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Adventures in Corporate Logic: Electronic Arts, ca. 1991

Filed under Can't Stop Thinking

Once upon a time in a career far, far away, my then co-conspirator Michal Todorovic and I were working in game development. Our publisher was Electronic Arts – which, even then, was an eight hundred pound gorilla in a stylish suit.

EA had started out as a company that went out of its way to honor its creators. It practically rolled in its creators. Creator photos and bios appeared inside every one of its unique, album-shaped packages. EA was near and dear to the hearts of the gaming public and of developers, to boot, who in those days were practically two sides of the same coin.

There was a time when a couple of people could walk into EA and walk out with a contract. I know. It happened to us. Of course when we got back to the hotel we realized that the contract they’d given us was a work-for-hire contract and Job One was to tear that puppy up and tell them to try again.

Because EA was changing, and in fact had changed, by the early 1990s. They were doing less and less internal development. They were doing more and more producing of titles that were developed at the little startups who still thought they might survive in what was rapidly becoming a very big business.

And as a result, the people at EA were changing. You didn’t see as many people who had actually made games. You saw more and more who had only worked in game production, which isn’t the same thing. So while we didn’t know it, this was the beginning of that trend in which game testers would by stages be promoted to game producers, ensuring that no one who oversaw game projects would have any experience in making the things. And that the people who would give you valuable feedback on a game’s design had never designed a game. But they thought they had: they were Electronic Arts, weren’t they? And they never realized that they weren’t the same Electronic Arts that had done the wonderful things they thought they’d done.

None of this was really obvious at the time. There was just this puzzling state in which it was clear that something was different.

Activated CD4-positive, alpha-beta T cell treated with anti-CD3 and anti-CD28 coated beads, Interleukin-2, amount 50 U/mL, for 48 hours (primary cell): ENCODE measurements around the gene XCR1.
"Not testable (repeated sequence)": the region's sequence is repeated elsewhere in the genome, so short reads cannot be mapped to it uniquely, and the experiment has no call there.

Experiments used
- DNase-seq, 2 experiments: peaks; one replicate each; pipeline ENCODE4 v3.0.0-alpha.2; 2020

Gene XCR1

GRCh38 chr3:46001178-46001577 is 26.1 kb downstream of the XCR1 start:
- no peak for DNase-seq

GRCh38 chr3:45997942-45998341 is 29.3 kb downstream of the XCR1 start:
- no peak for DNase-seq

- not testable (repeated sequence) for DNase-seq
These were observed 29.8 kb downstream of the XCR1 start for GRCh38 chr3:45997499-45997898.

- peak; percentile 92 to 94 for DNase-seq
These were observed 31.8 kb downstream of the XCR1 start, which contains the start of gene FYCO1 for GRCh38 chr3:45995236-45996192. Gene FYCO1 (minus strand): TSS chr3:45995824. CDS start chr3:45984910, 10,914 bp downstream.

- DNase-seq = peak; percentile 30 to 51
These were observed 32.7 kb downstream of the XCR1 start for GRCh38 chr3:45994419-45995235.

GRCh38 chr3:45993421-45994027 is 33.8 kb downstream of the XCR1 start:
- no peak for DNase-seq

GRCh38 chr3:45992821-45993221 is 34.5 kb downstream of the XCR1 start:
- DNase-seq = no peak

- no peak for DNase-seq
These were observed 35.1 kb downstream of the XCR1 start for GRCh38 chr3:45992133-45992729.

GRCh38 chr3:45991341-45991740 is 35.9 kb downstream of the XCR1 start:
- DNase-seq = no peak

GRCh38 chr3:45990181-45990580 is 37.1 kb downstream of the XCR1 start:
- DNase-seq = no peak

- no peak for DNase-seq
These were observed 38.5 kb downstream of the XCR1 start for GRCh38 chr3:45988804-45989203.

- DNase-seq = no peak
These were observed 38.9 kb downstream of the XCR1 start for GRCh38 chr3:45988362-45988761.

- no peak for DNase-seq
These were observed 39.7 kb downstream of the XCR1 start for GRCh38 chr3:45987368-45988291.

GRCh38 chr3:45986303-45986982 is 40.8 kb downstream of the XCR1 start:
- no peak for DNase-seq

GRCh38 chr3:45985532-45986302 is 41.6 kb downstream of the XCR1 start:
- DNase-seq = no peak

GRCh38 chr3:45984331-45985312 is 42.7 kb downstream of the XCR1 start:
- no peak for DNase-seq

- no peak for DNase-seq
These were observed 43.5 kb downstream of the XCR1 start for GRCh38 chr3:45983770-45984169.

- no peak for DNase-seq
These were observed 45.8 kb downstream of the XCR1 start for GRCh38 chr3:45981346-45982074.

In the course of hammering out a real contract we needed to write documentation that described what the project was and how we’d overcome its challenges. Perfectly reasonable if you wanted the company’s money, which we did. I worked on the design documents, and Mike worked on the technical documents, and everything – we thought – was going pretty smoothly.

We’d been working on our game (The Labyrinth of Time) for about a year already, so we had a pretty good idea what it was, how it worked, and what we still needed to do. I’d created a complete game design document already. That included several sections of the game that could be deleted, if necessary, and the steps we’d need to take to patch the holes those sections left.

Then the most important of the technical documents came back from its reviewer. Well, okay: what did we need to add, or do differently? He didn’t know. He hadn’t read it. His complete review was: "It feels light. There’s not enough there."

Mike wasn’t sure what to do about that – especially since what he was writing about already existed, and, well, he’d documented it. So since this was a matter of presentation, he asked for my advice.

We looked over the document. We increased the font size. We increased the spacing between the lines. We added one paragraph. We printed it out on thicker paper. The new document spanned more pages and each of those pages weighed more than the old ones had.

When the technical director got the new version, he said "Yes, this looks much more complete."

I don’t think we acted dishonestly. The document had been rejected, unread, on the grounds that it "felt light". So to fix the problem we made the document heavier. Everyone wins!

But the story didn’t end there. The document was kicked back again because of one required section in which we had to describe the problems we had not anticipated, and then explain how we would overcome those problems.

Let’s review that, shall we?

We had to describe the problems we had not anticipated. The problems that, by definition, we did not know were there. And then explain how we would solve those problems. Of which we were – again, by definition – completely ignorant.

I’m not sure how we described the things we did not know about, but our plan for overcoming those obstacles was:

We will crush our enemies, drive them before us, and hear the lamentation of their women.

Problem solved: that version of the document was accepted.


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